Willard Wigan never meant for his art to become a business.
In fact, he never really set out to be an artist; the vocation found him as he was hiding from the real world at 5 years old.
Now 53, Mr. Wigan is renowned for his “micro-sculptures,” ultra-miniature works in a rare genre he helped create. He makes the minutest of statuettes, fitting them in a needle’s eye or fixing them atop a pin head. He carves figures into matchsticks and puts lipstick and clothes on dead houseflies. In short, he takes life-size ideas and characters and shrinks them to a “molecular level.”
These uniquely small works, a sampling of which is currently on display at the Atlanta Art Gallery in Buckhead, fetch high-profile buyers at big prices. During an interview in February, Mr. Wigan said he was working on a commissioned sculpture that would bring seven-foot-tall basketball star Shaquille O’Neal down to nano size.
England’s Prince Charles, musician Elton John, boxer Mike Tyson and “American Idol” judge Simon Cowell all own pieces of Mr. Wigan’s work, which range in price from $35,000 to upwards of $100,000. David Lloyd, the former British tennis player, owns 72 pieces, almost half of Mr. Wigan’s total output of about 200.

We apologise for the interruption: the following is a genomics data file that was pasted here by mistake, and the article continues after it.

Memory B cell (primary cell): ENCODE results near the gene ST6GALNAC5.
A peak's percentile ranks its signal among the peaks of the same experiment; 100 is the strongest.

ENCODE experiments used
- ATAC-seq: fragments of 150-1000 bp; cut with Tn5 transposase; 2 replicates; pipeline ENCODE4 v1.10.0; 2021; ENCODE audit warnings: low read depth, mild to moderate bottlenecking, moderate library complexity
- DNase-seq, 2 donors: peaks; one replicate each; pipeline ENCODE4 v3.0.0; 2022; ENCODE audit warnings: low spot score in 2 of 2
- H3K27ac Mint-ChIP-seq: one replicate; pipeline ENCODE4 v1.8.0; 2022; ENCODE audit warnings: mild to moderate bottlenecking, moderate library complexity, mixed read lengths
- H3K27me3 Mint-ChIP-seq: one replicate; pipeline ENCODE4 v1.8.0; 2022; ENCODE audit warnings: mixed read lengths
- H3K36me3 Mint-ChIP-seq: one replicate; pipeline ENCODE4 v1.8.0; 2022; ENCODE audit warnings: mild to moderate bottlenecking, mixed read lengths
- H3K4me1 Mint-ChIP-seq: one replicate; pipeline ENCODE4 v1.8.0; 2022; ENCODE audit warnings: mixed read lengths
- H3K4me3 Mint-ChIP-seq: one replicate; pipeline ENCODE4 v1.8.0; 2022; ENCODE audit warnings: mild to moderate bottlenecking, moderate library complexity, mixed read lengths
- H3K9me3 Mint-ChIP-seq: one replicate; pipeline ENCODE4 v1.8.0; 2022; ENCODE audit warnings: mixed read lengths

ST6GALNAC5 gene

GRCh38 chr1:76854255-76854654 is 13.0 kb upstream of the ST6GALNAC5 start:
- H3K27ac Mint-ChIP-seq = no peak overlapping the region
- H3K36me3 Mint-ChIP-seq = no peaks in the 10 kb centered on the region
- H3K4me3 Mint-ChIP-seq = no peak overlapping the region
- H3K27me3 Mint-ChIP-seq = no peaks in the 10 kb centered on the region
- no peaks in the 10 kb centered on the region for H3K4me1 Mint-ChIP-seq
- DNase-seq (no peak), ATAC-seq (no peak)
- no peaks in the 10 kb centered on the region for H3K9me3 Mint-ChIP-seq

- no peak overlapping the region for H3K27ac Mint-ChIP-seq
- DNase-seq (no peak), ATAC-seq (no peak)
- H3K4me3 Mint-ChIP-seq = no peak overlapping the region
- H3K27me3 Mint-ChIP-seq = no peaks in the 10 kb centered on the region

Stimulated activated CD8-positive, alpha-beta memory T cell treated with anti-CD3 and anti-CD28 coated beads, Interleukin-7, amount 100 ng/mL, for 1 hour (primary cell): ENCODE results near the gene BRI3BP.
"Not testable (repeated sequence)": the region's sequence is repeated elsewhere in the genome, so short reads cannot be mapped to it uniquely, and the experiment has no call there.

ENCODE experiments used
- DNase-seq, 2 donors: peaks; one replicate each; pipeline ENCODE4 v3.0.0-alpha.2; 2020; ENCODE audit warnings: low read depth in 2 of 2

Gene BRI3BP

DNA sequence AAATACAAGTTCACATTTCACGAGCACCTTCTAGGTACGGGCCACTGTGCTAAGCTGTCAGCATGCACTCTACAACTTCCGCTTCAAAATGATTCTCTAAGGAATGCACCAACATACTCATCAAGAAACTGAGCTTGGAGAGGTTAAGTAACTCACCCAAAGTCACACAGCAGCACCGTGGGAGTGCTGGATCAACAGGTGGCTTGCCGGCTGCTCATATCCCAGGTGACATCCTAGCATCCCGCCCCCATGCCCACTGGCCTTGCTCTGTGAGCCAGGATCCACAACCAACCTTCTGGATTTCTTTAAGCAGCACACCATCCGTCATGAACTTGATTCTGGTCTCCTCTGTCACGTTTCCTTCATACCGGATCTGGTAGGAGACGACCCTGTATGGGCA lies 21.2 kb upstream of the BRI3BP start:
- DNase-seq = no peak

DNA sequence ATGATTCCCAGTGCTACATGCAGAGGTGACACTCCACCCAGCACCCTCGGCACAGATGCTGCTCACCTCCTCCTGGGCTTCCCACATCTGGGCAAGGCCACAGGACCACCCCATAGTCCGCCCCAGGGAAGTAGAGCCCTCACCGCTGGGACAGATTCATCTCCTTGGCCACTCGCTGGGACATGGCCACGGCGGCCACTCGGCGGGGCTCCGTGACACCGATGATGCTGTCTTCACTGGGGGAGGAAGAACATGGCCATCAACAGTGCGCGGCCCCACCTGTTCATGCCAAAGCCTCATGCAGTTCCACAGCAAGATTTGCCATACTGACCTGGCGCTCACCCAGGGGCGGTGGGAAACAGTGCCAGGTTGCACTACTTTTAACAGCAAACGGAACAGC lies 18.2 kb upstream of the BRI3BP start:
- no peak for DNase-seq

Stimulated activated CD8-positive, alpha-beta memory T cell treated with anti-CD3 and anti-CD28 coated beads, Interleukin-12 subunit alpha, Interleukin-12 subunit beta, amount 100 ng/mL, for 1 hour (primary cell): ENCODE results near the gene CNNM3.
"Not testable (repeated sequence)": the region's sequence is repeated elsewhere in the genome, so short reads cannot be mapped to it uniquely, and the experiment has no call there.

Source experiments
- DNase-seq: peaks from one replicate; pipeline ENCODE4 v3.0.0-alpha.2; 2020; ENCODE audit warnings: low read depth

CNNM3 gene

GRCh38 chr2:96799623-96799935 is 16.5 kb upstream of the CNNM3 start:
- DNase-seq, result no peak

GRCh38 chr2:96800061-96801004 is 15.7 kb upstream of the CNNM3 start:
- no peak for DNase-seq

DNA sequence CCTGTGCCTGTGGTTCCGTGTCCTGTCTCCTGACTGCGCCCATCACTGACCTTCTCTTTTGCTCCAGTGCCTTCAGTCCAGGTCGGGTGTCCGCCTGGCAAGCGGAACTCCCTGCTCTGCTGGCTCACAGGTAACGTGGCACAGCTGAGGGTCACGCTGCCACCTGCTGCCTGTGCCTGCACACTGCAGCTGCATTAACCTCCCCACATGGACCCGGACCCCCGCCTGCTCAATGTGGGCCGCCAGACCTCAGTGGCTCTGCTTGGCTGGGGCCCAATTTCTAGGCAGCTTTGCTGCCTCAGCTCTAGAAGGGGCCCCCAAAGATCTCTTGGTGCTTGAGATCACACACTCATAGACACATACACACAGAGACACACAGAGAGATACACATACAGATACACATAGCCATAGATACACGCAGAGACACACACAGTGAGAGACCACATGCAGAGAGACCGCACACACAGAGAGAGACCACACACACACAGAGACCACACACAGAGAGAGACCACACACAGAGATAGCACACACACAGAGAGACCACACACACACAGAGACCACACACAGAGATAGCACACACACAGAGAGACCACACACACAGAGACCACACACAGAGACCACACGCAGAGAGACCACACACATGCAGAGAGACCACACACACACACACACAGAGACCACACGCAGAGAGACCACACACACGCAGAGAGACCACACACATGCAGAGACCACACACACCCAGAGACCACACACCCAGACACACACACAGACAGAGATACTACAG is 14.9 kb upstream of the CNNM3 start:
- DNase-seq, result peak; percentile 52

Though his work has made him a millionaire, Mr. Wigan doesn’t do it for the money.
“If I wasn’t going to get paid for it, I’d still do it,” he said. “It’s like telling someone who plays basketball they won’t get paid. They’ll still do it. You do what you love.”
What has become a passion began as a defense mechanism. Mr. Wigan suffers from dyslexia, which made school life a “nightmare” for a boy born to Jamaican parents in Birmingham, England.
Insensitive to his learning disability, a teacher named Mrs. Adams (he made it a point to mention her name) paraded him around the school campus as the poster-child for academic failure.
“She used to make it a hobby to humiliate me. She said something so humiliating that it sticks in my mind and it will be here always. She said, ‘The word failure was invented because of you,'” Mr. Wigan said.
When he was supposed to be at school, Mr. Wigan would sometimes hide in the shed in his backyard. One day, as he watched ants moving in and out their holes, he decided they needed a better place to live.
“I saw an ant carrying a blade of grass, and that’s when I thought, ‘Wow, he’s trying to build a house, so I’m going to help him,'” Mr. Wigan said.
Using remnants of his dad’s discarded razor blades, 5-year-old Willard began slicing splinters of wood into the raw materials for tiny log cabins with windows made from transparent plastic candy wrappers.
Little ladders, furniture, merry-go-rounds, rocking horses and seesaws followed, and Mr. Wigan’s mother began to take interest in his work. She became the biggest source of encouragement on the self-taught artist’s quest to overcome the teacher’s negative influence.
“It’s almost wanting to tell people how big nothing can be because she made me feel like nothing. My art work has defended me to the degree now to where the doors have completely opened,” Mr. Wigan said. “It’s almost like it’s an atom bomb, these small, little sculptures have created this colossal explosion of excitement into the world.”